24 October 2016
A man rides a bicycle past an election poster of Taiwan president-elect Tsai Ing-wen. Tsai won 56 percent of the vote in January on the back of popular disenchant over the ecoomy. Photo: Reuters
A man rides a bicycle past an election poster of Taiwan president-elect Tsai Ing-wen. Tsai won 56 percent of the vote in January on the back of popular disenchant over the ecoomy. Photo: Reuters

What it will take Tsai to kick-start economy and satisfy Beijing

When Tsai Ing-wen takes office on May 20, she faces two giant challenges.

One is manage relations with Beijing in the way demanded by her electorate, the other is to kick-start a faltering economy.

The two are closely related.

Last year, Taiwan’s gross domestic product grew 0.8 per cent, down from 3.9 percent in 2014, and exports were US$285 billion, down from US$320 billion a year earlier.

Average wages have not risen since 2008.

Anger over stagnating wages, a rising wealth gap and the outsourcing of jobs were major reasons for Tsai’s winning 56 per cent of the vote in the presidential election in January.

In her speeches, she has spoken of the importance of increasing economic ties with Southeast Asia, Japan and the US — the looking-south policy — and reducing dependence on China.

This was the policy pursued by the last DPP administration from 2000 to 2008 but with limited success.

Cutting this dependence will not be easy.

Last year, China was Taiwan’s biggest trading partner, buying 40 per cent of total exports.

There are 100,000 Taiwan-invested businessmen and one million Taiwan long-term residents in the mainland; it accounts for 45.5 per cent of Taiwan’s overseas direct investment.

These companies are nervous about Tsai’s presidency.

On May 10, Chen Deming, president of the Association for Relations Across the Taiwan Straits, told a group of Taiwan investors that the mainland understood that they did not want to be treated like foreigners and wanted privileges (like national treatment).

“But the two sides have not finished the stage of the civil war. Everyone cannot sit down together like brothers.”

It was a warning of what they can expect during the Tsai era.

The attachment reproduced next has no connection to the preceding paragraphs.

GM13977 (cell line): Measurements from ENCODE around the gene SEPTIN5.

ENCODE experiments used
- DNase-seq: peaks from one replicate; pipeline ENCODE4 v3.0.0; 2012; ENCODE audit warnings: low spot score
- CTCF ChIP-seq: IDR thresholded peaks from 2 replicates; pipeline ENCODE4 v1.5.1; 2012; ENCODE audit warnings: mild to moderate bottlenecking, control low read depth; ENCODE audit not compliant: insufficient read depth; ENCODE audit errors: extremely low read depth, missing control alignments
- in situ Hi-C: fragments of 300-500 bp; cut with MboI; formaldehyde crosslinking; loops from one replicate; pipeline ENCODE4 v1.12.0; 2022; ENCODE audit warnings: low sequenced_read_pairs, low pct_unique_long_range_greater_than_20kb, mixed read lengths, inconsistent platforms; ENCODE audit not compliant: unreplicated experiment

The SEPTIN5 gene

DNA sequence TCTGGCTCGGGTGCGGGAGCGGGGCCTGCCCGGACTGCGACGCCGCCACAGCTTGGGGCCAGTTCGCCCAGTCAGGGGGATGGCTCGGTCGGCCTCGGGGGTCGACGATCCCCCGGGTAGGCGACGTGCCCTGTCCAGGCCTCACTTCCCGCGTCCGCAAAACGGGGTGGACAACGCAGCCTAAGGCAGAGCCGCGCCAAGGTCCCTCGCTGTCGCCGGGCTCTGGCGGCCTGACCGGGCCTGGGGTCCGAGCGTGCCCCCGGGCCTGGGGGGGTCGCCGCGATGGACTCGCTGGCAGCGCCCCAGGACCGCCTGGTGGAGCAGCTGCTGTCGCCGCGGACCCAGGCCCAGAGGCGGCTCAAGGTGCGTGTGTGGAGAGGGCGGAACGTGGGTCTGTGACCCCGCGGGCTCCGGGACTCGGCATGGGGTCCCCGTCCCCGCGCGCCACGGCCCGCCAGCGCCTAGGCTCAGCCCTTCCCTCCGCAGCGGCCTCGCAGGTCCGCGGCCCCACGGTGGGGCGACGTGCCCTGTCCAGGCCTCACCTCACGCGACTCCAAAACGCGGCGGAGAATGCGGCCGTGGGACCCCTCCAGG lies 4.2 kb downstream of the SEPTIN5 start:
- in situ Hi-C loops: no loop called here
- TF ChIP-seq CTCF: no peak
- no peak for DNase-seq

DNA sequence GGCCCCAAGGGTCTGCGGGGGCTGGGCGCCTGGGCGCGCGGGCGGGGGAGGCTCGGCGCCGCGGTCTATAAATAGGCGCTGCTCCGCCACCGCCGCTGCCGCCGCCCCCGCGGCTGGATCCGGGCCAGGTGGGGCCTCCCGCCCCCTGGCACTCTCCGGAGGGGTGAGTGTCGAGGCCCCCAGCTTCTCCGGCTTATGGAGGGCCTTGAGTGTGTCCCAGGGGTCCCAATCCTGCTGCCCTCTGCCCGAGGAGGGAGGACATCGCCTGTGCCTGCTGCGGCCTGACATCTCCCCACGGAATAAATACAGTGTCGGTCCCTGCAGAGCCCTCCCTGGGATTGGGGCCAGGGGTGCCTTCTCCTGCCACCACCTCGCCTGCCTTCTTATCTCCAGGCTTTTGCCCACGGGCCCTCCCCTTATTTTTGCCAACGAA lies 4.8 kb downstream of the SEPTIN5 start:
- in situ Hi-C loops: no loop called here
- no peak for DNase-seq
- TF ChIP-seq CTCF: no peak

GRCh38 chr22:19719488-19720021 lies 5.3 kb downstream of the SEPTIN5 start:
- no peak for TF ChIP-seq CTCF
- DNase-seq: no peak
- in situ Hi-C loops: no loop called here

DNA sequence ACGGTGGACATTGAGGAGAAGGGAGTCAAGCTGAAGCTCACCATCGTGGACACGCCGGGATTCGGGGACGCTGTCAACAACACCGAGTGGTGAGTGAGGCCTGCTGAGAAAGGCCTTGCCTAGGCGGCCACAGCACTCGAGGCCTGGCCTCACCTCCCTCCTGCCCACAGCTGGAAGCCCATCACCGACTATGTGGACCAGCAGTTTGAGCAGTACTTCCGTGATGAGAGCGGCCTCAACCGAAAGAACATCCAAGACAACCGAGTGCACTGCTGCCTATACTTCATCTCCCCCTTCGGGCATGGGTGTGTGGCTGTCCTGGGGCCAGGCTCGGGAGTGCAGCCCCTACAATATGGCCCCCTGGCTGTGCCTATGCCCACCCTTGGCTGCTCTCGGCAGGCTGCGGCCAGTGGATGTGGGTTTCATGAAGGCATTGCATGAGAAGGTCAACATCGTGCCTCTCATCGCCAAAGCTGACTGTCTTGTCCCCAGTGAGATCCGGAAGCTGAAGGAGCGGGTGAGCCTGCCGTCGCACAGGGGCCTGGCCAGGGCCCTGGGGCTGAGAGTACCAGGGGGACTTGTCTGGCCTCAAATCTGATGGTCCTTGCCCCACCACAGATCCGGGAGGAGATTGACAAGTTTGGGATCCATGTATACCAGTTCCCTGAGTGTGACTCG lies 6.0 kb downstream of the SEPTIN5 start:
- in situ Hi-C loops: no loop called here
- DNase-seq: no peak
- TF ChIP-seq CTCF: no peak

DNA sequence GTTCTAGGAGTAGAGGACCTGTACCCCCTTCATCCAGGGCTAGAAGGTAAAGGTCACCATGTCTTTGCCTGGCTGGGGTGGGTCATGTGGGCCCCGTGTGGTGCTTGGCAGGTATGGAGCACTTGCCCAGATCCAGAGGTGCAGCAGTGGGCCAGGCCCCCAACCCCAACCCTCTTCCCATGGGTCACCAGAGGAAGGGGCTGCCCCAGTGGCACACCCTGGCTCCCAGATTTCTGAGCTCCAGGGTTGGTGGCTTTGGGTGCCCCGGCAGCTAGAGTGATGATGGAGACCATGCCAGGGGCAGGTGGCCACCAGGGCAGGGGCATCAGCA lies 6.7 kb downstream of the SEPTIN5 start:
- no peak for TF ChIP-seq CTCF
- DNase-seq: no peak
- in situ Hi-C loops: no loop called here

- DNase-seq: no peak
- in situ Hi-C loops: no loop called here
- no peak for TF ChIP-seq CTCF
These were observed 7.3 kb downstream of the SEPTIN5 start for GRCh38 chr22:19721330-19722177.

“The new south-looking policy is not wise. To leave one place and invest in another is not the most advantageous choice,” Chen said.

“Best is to choose a stable place and expand from there. Southeast Asia is expanding quickly but its infrastructure, logistical conditions and market cannot be compared to those in the mainland. Anyone doing his sums can see this.”

In another warning, the number of mainland tourists to Taiwan has fallen by more than 20 per cent since Tsai’s election.

In March, the number fell 10 per cent to 363,878, according to Taiwan’s Tourism Bureau.

Last year, there were four million, accounting for 40 per cent of tourist arrivals.

Tsai has outlined a “new model for economic development” with three main ideas —  innovation, job creation and equitable income distribution.

She has called for greater international co-operation, especially with the US, in the information and communication technology (ICT) sector.

She wants a variety of free trade agreements, not only with China, and has made a priority membership of the Trans Pacific Partnership (TPP) founded in February this year.

Beijing is likely to exclude Taiwan from its proposed Regional Comprehensive Economic Partnership; this is because the DPP will not conclude all the bilateral agreements which Beijing says are a necessary pre-condition.

Beijing is able to block or obstruct other Taiwan free trade deals of which it is a part; TPP is an exception since China is not a member.

Another issue for Tsai to decide is how much mainland investment to allow in Taiwan.

As of October 2015, the government had approved 745 mainland projects, a total of US$1.3 billion, less than 1 percent of Taiwan investment in China.

One is an investment of NT$100 million by Kibing Glass Group, China’s largest producer of glass for tabled devices, in a small Taiwan R&D firm.

“We are definitely going to hit the market together with our Taiwanese partner,” said Kibing president Ge Wenyao.

“If Taiwan had not partnered with us, we would probably have joined forces with an American, Japanese or German company because I am intent on seizing the market.”

Many Taiwan firms want the freedom to negotiate such investments, to obtain capital, technologies and better access to the mainland market. But the DPP electorate opposes more liberal investment policies, fearing economic control by Beijing.

“The business lobby in Taiwan is very powerful,” Ye Xiao-ming, a business consultant in Taipei, said.

“It has large investments in China and wants good relations there. Tsai is caught between it and the demands of her electorate, many of them poor, with no connection to the mainland and who have derived no economic benefit from Ma Ying-jeou’s eight years of opening up.”

Another important issue is housing.

In Taipei, the ratio of the price of an apartment to average income is 15, the highest in the world.

Tsai has called for construction of 200,000 affordable homes and government-assisted management of rental properties.

More drastic measures would require her to take on large and powerful property companies.

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Hong Kong-based journalist and author. He had worked as a correspondent for the South China Morning Post in Beijing and Shanghai.

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